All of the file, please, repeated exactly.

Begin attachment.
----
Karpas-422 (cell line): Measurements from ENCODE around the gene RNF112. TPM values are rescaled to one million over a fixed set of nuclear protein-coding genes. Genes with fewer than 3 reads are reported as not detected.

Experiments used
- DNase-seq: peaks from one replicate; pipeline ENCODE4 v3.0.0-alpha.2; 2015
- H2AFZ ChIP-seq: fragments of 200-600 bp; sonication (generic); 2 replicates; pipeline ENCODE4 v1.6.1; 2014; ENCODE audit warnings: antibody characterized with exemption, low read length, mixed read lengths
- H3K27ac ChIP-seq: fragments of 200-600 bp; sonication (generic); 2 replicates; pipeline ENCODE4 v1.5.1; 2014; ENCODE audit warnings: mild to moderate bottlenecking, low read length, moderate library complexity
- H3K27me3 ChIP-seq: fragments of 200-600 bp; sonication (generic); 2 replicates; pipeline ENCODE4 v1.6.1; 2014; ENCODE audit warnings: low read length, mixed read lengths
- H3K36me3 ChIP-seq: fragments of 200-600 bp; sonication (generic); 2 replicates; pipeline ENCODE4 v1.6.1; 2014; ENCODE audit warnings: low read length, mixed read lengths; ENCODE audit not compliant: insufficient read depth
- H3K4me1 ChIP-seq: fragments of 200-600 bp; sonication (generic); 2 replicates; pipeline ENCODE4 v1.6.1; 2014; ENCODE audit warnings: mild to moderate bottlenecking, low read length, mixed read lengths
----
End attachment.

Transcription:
Karpas-422 (cell line): Measurements from ENCODE around the gene RNF112. TPM values are rescaled to one million over a fixed set of nuclear protein-coding genes. Genes with fewer than 3 reads are reported as not detected.

Experiments used
- DNase-seq: peaks from one replicate; pipeline ENCODE4 v3.0.0-alpha.2; 2015
- H2AFZ ChIP-seq: fragments of 200-600 bp; sonication (generic); 2 replicates; pipeline ENCODE4 v1.6.1; 2014; ENCODE audit warnings: antibody characterized with exemption, low read length, mixed read lengths
- H3K27ac ChIP-seq: fragments of 200-600 bp; sonication (generic); 2 replicates; pipeline ENCODE4 v1.5.1; 2014; ENCODE audit warnings: mild to moderate bottlenecking, low read length, moderate library complexity
- H3K27me3 ChIP-seq: fragments of 200-600 bp; sonication (generic); 2 replicates; pipeline ENCODE4 v1.6.1; 2014; ENCODE audit warnings: low read length, mixed read lengths
- H3K36me3 ChIP-seq: fragments of 200-600 bp; sonication (generic); 2 replicates; pipeline ENCODE4 v1.6.1; 2014; ENCODE audit warnings: low read length, mixed read lengths; ENCODE audit not compliant: insufficient read depth
- H3K4me1 ChIP-seq: fragments of 200-600 bp; sonication (generic); 2 replicates; pipeline ENCODE4 v1.6.1; 2014; ENCODE audit warnings: mild to moderate bottlenecking, low read length, mixed read lengths